Updated Jan 27, 2024 - Economy

Why single parents are richer

Data: Federal Reserve; Chart: Axios Visuals
Data: Federal Reserve; Chart: Axios Visuals

Here's a conundrum that got me very puzzled after I was introduced to it by Elizabeth Renter of NerdWallet: Why are single parents so much richer than single non-parents?

Why it matters: It's generally understood that the more money you make, the more money you'll have. But that doesn't seem to be the case when you look at the Fed's triennial survey of consumer finances.

Where it stands: Since the 2013 survey, single parents have been getting much richer — in 2022, the median such adult was worth $50,750, almost three times the $18,023 of nine years previously. (All numbers are in inflation-adjusted 2022 dollars.)

  • Single non-parents under the age of 55, meanwhile, both earned more than the single parents for the entire period and didn't have any kids to support. And yet their net worth lagged, hovering around the $20,000 level the whole time.

Be smart: Here's our best guess for how to resolve this puzzle.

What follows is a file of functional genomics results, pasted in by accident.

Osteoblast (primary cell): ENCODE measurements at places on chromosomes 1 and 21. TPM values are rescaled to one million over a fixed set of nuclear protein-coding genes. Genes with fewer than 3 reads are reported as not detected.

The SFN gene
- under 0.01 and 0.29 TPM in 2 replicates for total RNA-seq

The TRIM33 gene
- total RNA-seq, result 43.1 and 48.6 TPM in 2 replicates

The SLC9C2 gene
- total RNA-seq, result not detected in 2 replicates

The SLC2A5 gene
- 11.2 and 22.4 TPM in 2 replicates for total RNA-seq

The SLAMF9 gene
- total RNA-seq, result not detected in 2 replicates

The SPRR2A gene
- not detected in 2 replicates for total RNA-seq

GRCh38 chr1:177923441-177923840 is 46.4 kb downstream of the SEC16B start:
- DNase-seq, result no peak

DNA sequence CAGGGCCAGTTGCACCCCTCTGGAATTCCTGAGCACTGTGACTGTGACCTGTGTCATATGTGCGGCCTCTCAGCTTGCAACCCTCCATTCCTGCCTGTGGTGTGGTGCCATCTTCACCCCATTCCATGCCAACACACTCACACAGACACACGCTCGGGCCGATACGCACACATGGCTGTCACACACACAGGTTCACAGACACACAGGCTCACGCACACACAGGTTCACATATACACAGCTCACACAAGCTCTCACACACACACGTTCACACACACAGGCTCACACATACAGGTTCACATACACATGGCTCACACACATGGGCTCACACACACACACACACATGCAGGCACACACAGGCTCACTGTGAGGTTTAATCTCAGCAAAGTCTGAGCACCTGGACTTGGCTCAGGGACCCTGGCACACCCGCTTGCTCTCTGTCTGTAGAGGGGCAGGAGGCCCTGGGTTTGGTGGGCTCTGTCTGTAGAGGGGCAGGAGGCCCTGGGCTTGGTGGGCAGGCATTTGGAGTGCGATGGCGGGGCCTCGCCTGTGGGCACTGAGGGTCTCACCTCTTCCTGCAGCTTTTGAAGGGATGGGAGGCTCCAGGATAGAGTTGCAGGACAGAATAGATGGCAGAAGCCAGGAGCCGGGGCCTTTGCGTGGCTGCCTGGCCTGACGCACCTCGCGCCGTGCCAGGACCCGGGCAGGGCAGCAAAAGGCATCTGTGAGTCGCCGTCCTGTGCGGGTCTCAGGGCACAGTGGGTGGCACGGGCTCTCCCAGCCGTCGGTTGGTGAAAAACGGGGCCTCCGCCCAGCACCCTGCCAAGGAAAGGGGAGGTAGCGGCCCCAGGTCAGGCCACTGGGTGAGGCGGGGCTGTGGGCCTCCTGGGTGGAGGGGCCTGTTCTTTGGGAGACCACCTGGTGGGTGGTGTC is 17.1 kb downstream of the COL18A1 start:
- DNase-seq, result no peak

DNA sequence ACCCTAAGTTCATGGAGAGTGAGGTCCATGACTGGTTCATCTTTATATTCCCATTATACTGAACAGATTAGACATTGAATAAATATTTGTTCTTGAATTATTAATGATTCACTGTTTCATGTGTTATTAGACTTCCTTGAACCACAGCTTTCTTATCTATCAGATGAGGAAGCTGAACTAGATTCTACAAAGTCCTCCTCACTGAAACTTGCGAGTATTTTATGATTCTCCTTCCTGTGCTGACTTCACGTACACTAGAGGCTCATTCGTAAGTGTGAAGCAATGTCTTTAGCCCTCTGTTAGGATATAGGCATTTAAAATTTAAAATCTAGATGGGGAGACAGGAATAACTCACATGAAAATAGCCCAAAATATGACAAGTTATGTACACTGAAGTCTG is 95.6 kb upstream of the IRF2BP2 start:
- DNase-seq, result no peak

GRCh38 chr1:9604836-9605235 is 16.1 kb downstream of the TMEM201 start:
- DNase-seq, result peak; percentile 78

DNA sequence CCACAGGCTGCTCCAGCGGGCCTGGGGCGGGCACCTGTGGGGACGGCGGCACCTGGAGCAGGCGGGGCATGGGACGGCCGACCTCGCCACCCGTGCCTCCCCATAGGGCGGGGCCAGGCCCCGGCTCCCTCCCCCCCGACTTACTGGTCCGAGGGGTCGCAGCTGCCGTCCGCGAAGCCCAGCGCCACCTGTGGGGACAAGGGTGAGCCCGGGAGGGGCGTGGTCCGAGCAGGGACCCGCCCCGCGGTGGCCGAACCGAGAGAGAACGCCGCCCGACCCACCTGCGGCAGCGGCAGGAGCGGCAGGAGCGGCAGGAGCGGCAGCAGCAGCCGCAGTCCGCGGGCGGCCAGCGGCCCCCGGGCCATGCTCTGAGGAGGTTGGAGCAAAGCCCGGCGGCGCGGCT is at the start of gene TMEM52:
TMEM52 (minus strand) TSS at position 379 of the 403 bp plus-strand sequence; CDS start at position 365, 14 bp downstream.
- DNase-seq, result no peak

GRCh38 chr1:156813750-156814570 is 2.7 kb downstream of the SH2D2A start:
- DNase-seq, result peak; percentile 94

• The way most Americans build wealth isn't by making more money, it's by owning a home.
Data: Federal Reserve; Chart: Axios Visuals
Data: Federal Reserve; Chart: Axios Visuals

Between 2007 and 2022, single non-parents fell out of love with homeownership. While the single-parent homeownership rate stayed relatively steady over that time — around 50% — the rate for single non-parents fell to a mere 29%.

Between the lines: It's hard to be footloose and fancy-free once you're raising a child; instead, you tend to seek stability and certainty. That means you're much more likely to want to buy a home. There are also societal expectations that parents should be homeowners.

By the numbers: In a survey Harris Poll conducted for NerdWallet, 47% of renters who are parents with children under age 18 say they are embarrassed to say they rent rather than own.

  • That compares with just 29% of non-parent renters.

In other words: There's strong and measurable societal pressure to buy a home once you have a child — and that pressure, in turn, can end up translating into wealth.

The bottom line: That higher net worth for single parents probably isn't very liquid.

Go deeper